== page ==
I am looking into getting back into dairy goats. I got out of goats some years back so that we could actually travel - that twice per day milking really keeps one close to home! But I miss the great bounty they provided for very little cost. Besides, with costs soaring and our earnings rather flat, that whole travel thing isn't going to happen. I think getting back into goats would be very good in this crazy economy! Besides, I miss them - I missed them as soon as I sold them.
 

frustratedearthmother

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rices are going up, up, up! I am changing some things and doubling down on others to make ends meet.
You are right about that! I sale shop too - but haven't tried the local Aldi's. Maybe I should!

I've gotten really fanatical about our electric bill. So fanatical in fact that I got our July bill to drop $10.00 lower than our June bill. Crazy if you understand June, July and August in my part of Texas. Of course, DH isn't loving it, lol. Oh well...he'll get used to it.

Keep the tips coming!!

And, welcome back!
 

Myrth

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Thanks @frustratedearthmother - yes you should try ALDI. Now that I shop there, I wish I had started years ago.

I police our electric also. The A/C is turned off and windows are opened whenever temperatures allow. Ceiling fans are cheaper to run, so when possible we do that. When the A/C is on, I keep it set at a higher temp than we used to use.

I also use blinds to keep summertime morning and afternoon sun out. That can reduce how hard the A/C has to work. It is amazing how much passive solar gain we get (I use that to our advantage in winter, to reduce our heating costs).

Also, unplug anything not in use. Many things use electric even when "off" so they can start up quickly. These are also known as phantom loads. It is surprising how much power things use when off!
 
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Myrth

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Another cost saver that is also an emergency prep is my Solavore solar oven. I got it this summer and I like using it because the energy is free and cooking outside doesn't heat up the house and make the A/C run more - so it saves on propane and electric.

I also like that it is another means of cooking during a power outage, and I had wanted one for that reason for several years. In our area we sometimes lose power after storms, or randomly for no apparent reason. So a solar oven is a nice back-up. Obviously it requires sunshine, so it isn't going to be a sole back-up, but it is a useful no-fuel cooking method for sunny weather, which conserves fuel (propane, wood, etc.).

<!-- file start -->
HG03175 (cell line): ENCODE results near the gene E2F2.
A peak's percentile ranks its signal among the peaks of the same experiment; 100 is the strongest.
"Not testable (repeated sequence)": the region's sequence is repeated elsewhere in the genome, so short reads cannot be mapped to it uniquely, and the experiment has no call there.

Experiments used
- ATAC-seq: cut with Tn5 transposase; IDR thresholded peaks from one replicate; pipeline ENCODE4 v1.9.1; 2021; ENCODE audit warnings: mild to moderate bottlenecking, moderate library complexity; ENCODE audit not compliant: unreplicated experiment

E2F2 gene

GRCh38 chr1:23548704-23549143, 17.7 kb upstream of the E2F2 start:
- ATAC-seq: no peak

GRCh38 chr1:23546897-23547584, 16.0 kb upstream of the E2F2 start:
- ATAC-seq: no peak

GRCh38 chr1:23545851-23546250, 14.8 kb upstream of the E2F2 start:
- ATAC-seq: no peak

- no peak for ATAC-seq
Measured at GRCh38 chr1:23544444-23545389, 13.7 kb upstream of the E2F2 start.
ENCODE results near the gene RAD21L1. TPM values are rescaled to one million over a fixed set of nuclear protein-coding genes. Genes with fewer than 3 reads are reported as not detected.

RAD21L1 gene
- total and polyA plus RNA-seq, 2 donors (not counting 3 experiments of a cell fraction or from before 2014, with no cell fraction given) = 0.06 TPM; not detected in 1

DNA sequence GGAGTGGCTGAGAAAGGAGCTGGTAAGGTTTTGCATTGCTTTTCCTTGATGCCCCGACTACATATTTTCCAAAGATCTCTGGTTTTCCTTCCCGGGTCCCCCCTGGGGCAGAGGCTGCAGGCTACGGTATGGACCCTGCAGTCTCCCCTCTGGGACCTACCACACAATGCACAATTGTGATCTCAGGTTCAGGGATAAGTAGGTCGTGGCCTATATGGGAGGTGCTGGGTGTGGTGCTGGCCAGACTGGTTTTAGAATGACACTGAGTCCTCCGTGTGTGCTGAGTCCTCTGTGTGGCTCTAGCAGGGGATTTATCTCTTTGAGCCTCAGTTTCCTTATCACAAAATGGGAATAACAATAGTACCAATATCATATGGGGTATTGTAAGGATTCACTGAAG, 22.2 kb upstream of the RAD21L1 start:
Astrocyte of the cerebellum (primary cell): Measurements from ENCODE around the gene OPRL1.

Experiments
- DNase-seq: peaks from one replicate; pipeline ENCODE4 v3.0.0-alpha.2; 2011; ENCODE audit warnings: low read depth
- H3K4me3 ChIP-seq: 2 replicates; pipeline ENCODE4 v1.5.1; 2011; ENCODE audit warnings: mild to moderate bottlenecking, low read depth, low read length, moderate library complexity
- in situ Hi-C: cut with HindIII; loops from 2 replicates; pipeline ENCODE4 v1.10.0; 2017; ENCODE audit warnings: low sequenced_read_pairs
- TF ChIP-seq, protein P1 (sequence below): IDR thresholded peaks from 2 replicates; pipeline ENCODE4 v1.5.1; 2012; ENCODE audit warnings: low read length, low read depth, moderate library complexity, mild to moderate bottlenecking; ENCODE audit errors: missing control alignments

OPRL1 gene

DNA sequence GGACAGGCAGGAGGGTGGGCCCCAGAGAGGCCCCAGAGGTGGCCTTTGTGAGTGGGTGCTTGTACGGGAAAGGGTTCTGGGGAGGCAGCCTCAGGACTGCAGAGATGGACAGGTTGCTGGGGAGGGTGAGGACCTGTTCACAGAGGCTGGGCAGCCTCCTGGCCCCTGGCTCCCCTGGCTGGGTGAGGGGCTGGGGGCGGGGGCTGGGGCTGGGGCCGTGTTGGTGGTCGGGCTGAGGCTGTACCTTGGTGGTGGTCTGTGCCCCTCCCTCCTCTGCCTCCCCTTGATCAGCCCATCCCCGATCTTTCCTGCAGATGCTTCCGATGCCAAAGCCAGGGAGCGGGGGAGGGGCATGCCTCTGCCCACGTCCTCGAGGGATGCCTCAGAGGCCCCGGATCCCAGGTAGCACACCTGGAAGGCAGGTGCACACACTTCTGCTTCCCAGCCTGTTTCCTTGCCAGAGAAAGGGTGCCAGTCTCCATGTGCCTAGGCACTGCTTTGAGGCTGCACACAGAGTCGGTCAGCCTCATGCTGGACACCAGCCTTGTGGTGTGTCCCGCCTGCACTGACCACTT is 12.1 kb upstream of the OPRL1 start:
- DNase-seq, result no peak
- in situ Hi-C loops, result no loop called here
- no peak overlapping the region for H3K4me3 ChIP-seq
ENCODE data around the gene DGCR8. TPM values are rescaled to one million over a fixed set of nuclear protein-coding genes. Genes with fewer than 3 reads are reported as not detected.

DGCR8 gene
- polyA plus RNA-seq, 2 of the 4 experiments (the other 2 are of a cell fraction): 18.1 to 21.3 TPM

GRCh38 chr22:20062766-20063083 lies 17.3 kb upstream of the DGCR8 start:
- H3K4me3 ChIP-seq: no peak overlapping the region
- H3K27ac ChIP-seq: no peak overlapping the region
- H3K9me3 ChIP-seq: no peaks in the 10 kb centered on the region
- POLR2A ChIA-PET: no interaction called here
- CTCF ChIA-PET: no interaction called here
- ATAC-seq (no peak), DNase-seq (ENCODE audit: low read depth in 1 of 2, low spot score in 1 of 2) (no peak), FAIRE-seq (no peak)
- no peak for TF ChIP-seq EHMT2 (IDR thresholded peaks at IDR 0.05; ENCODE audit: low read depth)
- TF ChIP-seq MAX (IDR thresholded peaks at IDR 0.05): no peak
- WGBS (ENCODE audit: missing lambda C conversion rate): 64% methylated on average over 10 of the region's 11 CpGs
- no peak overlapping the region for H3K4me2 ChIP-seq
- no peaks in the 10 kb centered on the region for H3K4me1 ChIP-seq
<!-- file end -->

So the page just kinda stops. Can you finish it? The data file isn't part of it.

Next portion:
It is sturdier than I could have made on my own, although a super handy person could probably make an even sturdier one more cheaply. I haven't had it long enough to report on how long it lasts. It has been getting a lot of use this summer, though.
 

cabinguy

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Another cost saver that is also an emergency prep is my Solavore solar oven. I got it this summer and I like using it because the energy is free and cooking outside doesn't heat up the house and make the A/C run more - so it saves on propane and electric.

I also like that it is another means of cooking during a power outage, and I had wanted one for that reason for several years. In our area we sometimes lose power after storms, or randomly for no apparent reason. So a solar oven is a nice back-up. Obviously it requires sunshine, so it isn't going to be a sole back-up, but it is a useful no-fuel cooking method for sunny weather, which conserves fuel (propane, wood, etc.).

It is sturdier than I could have made on my own, although a super handy person could probably make an even sturdier one more cheaply. I haven't had it long enough to report on how long it lasts. It has been getting a lot of use this summer, though.
Myrth Ive been thinking about a solar oven for camp,tell a little about how long it takes to cook in it and what you cook in it.
I start looking at them and kind of stoped when I saw the gosun a vacuum tube type solar cooker.
 
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Myrth

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My solar oven gets to 300 and up to 350 depending on clouds and how often I turn it to follow the sun. Because you can't just set the oven temp, you may have to adjust cooking time accordingly. If the oven is at 300 and your recipe calls for 350, you will add time to your recipe.

I have baked breads, meats, stews, etc.

You can use it like a slow cooker for stews also, and not fuss with turning it to follow the sun. It won't get as hot done that way, and behaves more like a CrockPot.